Tightrope Walker Wallenda Crosses Niagara Falls

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THE GIST

- U.S. tightrope walker Nik Wallenda crossed Niagara Falls late Friday.

- The hair-raising walk took 25 minutes.

- Wallenda plans to cross the Grand Canyon next.

Cheered on by thousands of spectators, U.S. tightrope walker Nik Wallenda late Friday fulfilled his childhood dream of walking on a tightrope across Niagara Falls and into the history books.

Crowds packed the US and Canadian sides of the border to watch the 33-year-old brave strong winds and heavy spray to walk on a cable suspended around 200 feet (60 meters) up over the biggest waterfall in North America.

After a brief prayer Wallenda climbed on the cable and headed from New York to Canada. With the aid of a long balancing pole, Wallenda carefully found his footing along the lengthy cable and maintained a laser-like focus on his task throughout.

Being on a tightrope is living; everything else is waiting
Karl Wallenda

HOWSTUFFWORKS: How Daredevils Work

The hair-raising walk took 25 minutes, less than the expected 35 to 40 minutes. He jumped down from the high wire on the Canadian side at 10:40 pm (0220 GMT).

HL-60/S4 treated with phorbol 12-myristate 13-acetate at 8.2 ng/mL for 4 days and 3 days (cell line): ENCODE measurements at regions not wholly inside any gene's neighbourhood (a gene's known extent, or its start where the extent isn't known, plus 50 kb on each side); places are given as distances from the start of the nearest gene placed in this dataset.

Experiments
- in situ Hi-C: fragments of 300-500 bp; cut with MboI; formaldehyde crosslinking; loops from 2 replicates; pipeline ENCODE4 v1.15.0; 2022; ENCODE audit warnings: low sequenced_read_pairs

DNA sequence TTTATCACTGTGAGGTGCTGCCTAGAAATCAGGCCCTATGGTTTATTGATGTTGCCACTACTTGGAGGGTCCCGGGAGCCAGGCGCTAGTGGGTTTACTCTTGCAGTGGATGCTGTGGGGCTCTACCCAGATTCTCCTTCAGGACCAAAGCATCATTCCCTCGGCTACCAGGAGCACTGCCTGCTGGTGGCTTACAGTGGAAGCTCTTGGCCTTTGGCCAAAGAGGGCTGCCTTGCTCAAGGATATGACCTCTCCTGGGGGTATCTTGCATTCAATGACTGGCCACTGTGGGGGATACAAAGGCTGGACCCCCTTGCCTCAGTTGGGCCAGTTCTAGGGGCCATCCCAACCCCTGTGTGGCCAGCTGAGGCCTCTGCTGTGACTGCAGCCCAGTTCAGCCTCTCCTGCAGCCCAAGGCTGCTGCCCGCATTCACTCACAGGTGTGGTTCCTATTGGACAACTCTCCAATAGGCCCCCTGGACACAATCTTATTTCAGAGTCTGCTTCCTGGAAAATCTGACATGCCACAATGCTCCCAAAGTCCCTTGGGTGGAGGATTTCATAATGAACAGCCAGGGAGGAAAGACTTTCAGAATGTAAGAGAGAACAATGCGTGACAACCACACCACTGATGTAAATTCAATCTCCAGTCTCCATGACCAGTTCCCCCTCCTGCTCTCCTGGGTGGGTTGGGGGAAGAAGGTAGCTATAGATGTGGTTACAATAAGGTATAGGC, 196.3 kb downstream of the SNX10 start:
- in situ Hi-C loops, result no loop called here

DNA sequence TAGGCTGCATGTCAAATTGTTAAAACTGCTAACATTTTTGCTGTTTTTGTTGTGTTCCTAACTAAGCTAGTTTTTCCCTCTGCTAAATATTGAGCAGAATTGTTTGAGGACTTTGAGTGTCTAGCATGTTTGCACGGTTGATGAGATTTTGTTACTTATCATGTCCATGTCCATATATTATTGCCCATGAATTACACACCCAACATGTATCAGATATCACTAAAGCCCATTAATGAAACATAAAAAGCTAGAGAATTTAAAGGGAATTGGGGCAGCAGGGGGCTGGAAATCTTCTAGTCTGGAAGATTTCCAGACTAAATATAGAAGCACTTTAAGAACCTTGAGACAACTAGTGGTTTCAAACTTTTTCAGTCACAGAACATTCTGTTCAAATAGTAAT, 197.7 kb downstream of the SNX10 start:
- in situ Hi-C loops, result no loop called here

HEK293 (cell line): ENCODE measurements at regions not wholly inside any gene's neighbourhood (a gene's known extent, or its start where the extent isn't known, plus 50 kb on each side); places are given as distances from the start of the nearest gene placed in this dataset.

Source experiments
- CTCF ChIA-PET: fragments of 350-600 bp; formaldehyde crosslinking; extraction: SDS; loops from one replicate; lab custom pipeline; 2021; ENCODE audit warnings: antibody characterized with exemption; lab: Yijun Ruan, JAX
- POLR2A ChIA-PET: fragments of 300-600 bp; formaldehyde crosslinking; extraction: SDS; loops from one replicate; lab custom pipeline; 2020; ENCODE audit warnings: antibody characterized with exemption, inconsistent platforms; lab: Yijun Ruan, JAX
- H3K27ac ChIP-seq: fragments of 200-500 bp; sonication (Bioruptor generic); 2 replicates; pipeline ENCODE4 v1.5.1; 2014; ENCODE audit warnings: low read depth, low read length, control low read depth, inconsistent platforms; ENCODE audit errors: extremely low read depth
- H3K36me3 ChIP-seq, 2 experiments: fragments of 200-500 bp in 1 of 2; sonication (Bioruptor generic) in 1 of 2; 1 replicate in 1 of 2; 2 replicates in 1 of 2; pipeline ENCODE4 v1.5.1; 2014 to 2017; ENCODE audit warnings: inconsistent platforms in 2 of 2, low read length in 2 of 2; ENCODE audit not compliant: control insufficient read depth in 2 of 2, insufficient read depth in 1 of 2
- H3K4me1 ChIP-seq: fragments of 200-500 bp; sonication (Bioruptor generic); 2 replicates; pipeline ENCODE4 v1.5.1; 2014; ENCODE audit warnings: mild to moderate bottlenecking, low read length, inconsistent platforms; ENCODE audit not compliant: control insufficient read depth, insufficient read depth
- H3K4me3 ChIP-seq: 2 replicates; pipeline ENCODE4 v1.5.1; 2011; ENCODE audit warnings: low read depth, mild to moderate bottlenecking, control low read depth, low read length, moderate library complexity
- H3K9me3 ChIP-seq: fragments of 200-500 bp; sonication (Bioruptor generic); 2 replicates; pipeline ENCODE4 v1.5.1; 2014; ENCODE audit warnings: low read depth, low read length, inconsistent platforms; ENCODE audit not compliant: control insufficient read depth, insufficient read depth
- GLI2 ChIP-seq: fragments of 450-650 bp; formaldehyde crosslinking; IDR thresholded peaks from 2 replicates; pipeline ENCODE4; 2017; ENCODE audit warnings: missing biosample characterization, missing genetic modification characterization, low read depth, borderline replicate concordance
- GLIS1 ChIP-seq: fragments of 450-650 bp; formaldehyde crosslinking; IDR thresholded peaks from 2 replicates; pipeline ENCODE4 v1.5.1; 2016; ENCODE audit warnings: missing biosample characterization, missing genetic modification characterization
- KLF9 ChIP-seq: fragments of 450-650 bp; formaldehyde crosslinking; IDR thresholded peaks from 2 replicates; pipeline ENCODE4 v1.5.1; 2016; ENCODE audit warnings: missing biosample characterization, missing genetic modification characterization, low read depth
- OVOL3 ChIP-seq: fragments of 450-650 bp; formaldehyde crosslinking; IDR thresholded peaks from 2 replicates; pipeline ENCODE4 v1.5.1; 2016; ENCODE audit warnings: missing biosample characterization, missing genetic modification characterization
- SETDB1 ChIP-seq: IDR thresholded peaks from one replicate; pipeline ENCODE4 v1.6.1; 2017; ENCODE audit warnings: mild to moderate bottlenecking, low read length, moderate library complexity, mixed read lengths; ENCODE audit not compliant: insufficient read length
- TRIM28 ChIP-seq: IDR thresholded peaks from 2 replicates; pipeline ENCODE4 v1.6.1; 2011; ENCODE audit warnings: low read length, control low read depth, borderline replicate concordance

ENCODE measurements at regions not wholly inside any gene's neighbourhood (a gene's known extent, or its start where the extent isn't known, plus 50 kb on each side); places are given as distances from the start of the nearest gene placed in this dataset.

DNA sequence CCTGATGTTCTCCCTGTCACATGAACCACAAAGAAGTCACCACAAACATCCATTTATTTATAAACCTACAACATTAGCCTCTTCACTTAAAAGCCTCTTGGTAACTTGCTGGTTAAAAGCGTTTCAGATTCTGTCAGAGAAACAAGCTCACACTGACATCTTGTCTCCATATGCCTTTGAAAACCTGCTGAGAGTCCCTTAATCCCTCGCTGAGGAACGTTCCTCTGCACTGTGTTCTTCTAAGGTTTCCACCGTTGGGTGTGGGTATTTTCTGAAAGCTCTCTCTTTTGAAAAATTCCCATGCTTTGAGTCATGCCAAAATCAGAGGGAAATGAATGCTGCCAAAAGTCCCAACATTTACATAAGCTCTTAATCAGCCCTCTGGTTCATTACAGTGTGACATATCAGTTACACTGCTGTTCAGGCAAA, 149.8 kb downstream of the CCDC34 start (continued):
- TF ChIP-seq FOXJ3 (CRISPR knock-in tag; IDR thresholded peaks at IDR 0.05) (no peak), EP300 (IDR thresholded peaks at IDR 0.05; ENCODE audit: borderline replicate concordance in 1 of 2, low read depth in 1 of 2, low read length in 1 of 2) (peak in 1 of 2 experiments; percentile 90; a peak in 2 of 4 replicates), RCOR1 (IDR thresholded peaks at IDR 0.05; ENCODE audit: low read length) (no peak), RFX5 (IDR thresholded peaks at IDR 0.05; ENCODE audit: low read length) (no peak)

The event was televised by the US network ABC with a five second delay.

Wallenda wore a waterproof outfit and suede-soled slippers especially designed by his mother. Powerful TV lights focused on him the whole way, as millions of people around the world followed the event on television.

The acrobat had a two-way radio and and a small earpiece, and was able to communicate with his father, identified by ABC as Terry Troffer.

"My God, it's incredible, it's breathtaking," Wallenda said soon after starting his quest.

He later reported being "very wet."

"This is so physical, not only mental but physical," Wallenda said. "Fighting the wind isn't easy. I feel my hands are going numb."

Wallenda's father gave him words of encouragement throughout the walk.

Millions flock to Niagara Falls each year to see the amazing torrents of water rush over the rocks and crash to the base of the Falls.

"You're doing good. Take your time," said Troffer, whom ABC described as the event safety coordinator.

The crowd went wild when Wallenda reached the Canadian side of the Falls.

Still on the high wire, Wallenda kneeled briefly on the cable and waved to the roaring crowd.

At ABC's insistence, Wallenda was attached to a harness that would have allowed him to climb back onto the high wire if he slipped and fell.

Soon after arriving in Canada, Wallenda called his grandmother on a mobile phone. "Hey Oma, I love you," he told her. Wallenda said he had promised to call as soon as he completed the feat because she couldn't be there.

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